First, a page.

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Just off to Brighton for tomorrow’s RAC Future Car Challenge, having taken a look at the opposition. There is clearly there is a low carbon car for everyone: the range of energy types on display demonstrates the different approaches to cutting greenhouse gas emissions from road transport. Our entry is a Toyota Prius Plug-in Hybrid.

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Hybrid electric vehicles pose no greater danger to pedestrians than equivalent petrol-powered cars, and adding some sort of mechanical noise to hybrids to make people more aware of their presence risks masking the sounds made by other vehicles.

Tyre and wind noise appear to be the main sounds people use to detect an approaching car and these are common whichever power-source is used.

These are the conclusions of research carried out by the Royal Automobile Club of Queensland (RACQ) in Australia.

Using four cars – two hybrids and two conventional-engined – RACQ researchers tested the ability of both blind and sighted volunteers, with the sighted participants being blindfolded so as to be reliant on their hearing only. The results from the sighted participants were in the end considered unreliable because the group seemed to be anticipating approaching vehicles rather than physically hearing them.

Those carrying out the research concluded:

“Hybrid vehicles present no more or less of a risk than any other quiet vehicle. Even quiet conventional vehicles can pose a threat to pedestrians in some circumstances. The lack of, or reduction in, mechanical noise from hybrid vehicles does not significantly increase the risk factor in urban traffic environments.

“Increasing noise levels of hybrid vehicles by introducing an artificial sound, as explored in other studies, in our view is not a solution. Doing so has the potential to increase the risk to pedestrians as the artificial sound coming from the hybrid could drown out or mask other quiet (conventional) vehicles by elevating the ambient traffic noise level.”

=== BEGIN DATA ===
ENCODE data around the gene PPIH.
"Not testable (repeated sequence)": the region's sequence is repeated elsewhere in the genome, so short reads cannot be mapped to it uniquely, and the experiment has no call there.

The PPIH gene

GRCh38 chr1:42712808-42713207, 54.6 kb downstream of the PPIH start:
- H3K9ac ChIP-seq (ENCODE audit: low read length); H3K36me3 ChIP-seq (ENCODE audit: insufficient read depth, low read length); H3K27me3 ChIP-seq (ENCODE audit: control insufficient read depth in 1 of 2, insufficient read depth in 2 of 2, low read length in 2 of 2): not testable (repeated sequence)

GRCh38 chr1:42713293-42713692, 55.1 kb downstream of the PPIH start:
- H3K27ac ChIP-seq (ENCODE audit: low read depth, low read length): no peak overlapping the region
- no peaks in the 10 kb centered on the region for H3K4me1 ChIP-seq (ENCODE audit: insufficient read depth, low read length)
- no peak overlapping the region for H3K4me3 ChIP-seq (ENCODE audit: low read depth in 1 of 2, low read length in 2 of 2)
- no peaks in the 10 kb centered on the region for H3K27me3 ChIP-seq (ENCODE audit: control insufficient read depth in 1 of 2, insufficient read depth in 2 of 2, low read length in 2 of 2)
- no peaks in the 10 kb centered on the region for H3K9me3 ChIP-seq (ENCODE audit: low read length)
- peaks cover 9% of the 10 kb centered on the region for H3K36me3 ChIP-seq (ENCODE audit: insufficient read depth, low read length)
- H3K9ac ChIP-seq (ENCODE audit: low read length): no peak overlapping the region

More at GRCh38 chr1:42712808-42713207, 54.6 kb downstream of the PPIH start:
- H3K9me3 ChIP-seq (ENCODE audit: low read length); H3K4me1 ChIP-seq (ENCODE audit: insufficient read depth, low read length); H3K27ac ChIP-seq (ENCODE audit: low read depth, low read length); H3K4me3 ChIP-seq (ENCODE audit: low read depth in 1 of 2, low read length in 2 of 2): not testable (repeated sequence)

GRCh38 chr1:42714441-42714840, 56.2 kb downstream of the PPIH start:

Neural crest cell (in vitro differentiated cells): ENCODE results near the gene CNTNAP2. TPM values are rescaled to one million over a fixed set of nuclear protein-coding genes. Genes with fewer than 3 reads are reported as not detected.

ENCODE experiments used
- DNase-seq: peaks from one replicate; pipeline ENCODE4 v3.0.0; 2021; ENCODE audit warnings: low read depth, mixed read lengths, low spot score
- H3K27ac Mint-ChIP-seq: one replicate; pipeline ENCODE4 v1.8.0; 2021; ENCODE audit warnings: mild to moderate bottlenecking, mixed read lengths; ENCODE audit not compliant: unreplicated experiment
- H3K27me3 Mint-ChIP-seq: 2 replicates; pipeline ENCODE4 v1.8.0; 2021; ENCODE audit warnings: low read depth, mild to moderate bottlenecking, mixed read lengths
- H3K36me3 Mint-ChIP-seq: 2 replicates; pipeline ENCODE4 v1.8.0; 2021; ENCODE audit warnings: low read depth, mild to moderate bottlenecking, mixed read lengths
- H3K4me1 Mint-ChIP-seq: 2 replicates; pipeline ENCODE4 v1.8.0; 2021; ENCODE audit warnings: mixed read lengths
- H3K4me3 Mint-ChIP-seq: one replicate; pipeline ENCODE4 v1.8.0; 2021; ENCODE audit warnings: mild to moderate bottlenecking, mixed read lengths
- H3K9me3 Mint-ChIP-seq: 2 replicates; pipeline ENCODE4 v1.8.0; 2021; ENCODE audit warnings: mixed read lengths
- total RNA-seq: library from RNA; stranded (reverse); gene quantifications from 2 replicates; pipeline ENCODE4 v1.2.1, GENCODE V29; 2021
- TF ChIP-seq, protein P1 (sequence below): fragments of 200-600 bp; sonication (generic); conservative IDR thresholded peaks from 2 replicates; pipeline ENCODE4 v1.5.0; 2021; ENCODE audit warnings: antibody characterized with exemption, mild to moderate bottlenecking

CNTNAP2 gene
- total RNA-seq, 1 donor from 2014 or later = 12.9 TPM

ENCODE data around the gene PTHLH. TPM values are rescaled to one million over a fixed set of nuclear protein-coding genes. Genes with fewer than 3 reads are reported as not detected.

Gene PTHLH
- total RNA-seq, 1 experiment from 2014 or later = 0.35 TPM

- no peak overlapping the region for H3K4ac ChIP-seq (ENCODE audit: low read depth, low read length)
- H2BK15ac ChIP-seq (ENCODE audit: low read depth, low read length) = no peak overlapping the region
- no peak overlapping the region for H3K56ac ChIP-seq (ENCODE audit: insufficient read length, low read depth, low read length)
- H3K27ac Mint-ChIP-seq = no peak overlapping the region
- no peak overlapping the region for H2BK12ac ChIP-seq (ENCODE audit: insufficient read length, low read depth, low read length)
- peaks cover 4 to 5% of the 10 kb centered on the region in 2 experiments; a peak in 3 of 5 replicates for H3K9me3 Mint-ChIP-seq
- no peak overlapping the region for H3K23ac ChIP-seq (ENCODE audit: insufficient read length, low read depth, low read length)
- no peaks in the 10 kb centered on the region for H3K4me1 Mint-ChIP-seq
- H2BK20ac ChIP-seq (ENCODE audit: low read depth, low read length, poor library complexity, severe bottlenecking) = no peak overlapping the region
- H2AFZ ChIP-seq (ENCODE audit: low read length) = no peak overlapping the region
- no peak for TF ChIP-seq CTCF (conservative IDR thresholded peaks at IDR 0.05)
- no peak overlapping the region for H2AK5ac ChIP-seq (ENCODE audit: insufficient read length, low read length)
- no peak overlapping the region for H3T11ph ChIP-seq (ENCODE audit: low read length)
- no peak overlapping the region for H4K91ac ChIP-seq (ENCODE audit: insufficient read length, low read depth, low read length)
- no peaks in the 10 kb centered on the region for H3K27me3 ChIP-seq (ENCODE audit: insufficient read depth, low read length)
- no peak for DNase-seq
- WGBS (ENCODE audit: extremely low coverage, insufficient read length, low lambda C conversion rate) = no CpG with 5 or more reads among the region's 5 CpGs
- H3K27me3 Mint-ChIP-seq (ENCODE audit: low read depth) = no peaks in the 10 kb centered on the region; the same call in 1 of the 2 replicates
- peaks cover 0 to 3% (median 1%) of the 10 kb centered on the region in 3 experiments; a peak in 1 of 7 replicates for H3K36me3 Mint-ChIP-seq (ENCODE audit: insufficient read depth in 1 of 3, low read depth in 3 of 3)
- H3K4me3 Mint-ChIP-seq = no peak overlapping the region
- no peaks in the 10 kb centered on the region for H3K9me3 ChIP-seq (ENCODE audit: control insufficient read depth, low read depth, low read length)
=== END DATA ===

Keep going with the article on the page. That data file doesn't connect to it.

“All pedestrians need to be aware of the potential risks quiet vehicles of all types pose and take appropriate action to ensure their safety.”

Professor Stephen Glaister, director of the RAC Foundation, said:

“This is not to say that hybrids are risk-free as far as pedestrians are concerned, only that they seem to be no more dangerous than the latest generation of petrol and diesel cars.

“Adding ‘sound effects’ only risks obscuring other noises that pedestrians rely on to get a complete picture of their environment.”

“The number of hybrid and pure electric vehicles on our roads is currently very small, but there are calls for the figure to increase to 1.7 million by 2020 to help combat climate change. There have been legitimate concerns about how pedestrians and other road users will interact with these vehicles, but this research suggests at least when it comes to hazard perception the public have less to worry about than some have feared.”

ENDS

The Royal Automobile Club of Queensland – the RACQ – was formed in 1905 with just 12 members. Today it is the State’s peak motoring organisation, representing the interests of almost 1.2 million members.

The RACQ full report ‘Audible detection of approaching hybrid and petrol powered vehicles in the urban environment: A field test’ is available on their website. The press release accompanying the report release can be viewed here.

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